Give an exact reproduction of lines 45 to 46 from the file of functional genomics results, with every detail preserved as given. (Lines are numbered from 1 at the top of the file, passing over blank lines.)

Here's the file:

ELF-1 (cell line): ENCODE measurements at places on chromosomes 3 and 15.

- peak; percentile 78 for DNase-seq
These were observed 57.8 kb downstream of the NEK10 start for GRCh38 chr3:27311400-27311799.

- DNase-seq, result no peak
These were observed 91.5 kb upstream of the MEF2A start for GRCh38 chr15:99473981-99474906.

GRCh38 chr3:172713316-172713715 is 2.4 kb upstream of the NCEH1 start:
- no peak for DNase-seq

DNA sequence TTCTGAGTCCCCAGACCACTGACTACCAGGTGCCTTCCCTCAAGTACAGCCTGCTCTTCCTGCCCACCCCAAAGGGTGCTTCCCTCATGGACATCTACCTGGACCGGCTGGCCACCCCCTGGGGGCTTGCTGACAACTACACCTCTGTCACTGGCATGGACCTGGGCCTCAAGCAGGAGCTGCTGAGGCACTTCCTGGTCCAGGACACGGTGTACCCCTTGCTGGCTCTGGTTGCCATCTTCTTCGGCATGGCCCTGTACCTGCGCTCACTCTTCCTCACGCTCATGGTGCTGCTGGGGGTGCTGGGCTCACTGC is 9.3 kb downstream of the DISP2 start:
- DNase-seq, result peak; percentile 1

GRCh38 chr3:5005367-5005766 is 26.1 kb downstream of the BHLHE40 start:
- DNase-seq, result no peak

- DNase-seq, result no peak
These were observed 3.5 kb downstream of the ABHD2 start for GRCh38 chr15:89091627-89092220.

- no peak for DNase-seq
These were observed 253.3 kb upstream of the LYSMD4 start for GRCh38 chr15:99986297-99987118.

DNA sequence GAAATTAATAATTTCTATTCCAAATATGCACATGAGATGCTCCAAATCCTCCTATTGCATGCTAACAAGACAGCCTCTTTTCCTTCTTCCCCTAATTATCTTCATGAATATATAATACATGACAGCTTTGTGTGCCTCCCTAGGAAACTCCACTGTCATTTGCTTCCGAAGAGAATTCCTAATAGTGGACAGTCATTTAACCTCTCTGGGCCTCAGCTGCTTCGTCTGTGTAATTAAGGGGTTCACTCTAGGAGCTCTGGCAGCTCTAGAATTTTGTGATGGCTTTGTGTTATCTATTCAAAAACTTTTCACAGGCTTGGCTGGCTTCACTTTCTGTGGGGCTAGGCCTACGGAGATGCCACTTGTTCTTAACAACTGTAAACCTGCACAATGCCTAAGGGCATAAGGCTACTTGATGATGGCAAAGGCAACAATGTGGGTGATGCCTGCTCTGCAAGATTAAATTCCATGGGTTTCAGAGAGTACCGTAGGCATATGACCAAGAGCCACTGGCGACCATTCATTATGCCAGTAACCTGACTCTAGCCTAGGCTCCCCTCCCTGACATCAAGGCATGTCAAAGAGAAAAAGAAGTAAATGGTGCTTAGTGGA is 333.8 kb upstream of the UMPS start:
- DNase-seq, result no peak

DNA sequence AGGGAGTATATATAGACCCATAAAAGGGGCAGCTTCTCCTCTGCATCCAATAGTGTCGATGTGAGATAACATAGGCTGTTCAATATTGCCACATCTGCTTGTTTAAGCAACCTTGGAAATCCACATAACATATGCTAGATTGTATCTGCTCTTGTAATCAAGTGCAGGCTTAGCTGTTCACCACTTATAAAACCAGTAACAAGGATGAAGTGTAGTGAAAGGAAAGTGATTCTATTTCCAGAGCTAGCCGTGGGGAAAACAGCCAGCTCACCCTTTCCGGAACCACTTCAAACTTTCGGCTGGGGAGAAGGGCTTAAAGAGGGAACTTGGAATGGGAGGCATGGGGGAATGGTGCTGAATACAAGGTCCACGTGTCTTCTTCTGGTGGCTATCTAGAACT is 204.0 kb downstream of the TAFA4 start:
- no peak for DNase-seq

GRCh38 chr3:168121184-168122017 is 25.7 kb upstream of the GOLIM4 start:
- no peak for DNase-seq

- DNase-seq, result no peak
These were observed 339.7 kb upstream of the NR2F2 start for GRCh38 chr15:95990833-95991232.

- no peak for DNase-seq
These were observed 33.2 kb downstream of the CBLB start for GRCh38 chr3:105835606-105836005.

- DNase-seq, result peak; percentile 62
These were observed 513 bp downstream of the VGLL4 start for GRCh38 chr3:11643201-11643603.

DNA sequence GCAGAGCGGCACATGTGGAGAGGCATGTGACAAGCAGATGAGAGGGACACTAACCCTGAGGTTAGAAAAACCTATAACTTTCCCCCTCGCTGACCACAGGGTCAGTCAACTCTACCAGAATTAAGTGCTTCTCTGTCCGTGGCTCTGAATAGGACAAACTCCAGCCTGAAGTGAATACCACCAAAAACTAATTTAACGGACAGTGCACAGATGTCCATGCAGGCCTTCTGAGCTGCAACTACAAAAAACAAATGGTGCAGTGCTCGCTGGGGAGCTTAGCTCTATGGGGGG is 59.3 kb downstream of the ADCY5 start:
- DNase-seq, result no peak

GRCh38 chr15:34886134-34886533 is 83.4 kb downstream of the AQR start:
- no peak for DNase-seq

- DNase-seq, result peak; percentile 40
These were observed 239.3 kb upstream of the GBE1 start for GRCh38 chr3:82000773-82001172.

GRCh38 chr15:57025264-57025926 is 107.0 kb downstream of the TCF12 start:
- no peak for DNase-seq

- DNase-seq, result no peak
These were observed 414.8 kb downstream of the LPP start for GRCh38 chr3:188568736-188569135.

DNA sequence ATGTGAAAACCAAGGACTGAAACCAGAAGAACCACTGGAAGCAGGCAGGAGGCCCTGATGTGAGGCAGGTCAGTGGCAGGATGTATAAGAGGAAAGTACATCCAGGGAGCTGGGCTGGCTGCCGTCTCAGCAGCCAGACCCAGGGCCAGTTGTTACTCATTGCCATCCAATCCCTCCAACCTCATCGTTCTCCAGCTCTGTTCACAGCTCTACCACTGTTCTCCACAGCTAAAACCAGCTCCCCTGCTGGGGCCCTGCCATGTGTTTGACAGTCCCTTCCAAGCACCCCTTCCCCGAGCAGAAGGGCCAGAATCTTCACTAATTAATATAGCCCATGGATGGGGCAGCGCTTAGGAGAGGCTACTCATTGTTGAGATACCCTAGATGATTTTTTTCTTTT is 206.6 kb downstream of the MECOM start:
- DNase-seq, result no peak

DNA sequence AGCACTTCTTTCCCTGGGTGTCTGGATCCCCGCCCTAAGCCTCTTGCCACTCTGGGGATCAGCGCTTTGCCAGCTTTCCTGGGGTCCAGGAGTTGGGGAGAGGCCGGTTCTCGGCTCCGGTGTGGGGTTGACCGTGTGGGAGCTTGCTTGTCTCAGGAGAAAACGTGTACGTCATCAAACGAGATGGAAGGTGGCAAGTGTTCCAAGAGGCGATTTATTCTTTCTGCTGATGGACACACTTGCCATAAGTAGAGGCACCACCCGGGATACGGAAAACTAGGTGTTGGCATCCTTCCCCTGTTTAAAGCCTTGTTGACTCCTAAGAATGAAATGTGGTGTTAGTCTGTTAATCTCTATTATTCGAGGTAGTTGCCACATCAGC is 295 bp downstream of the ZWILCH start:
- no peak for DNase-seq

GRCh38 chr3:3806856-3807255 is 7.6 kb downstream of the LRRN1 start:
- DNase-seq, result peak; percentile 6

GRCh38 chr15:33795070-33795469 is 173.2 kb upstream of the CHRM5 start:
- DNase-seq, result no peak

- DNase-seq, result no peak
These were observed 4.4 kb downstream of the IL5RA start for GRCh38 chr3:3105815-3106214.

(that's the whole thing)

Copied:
- DNase-seq, result no peak

- DNase-seq, result no peak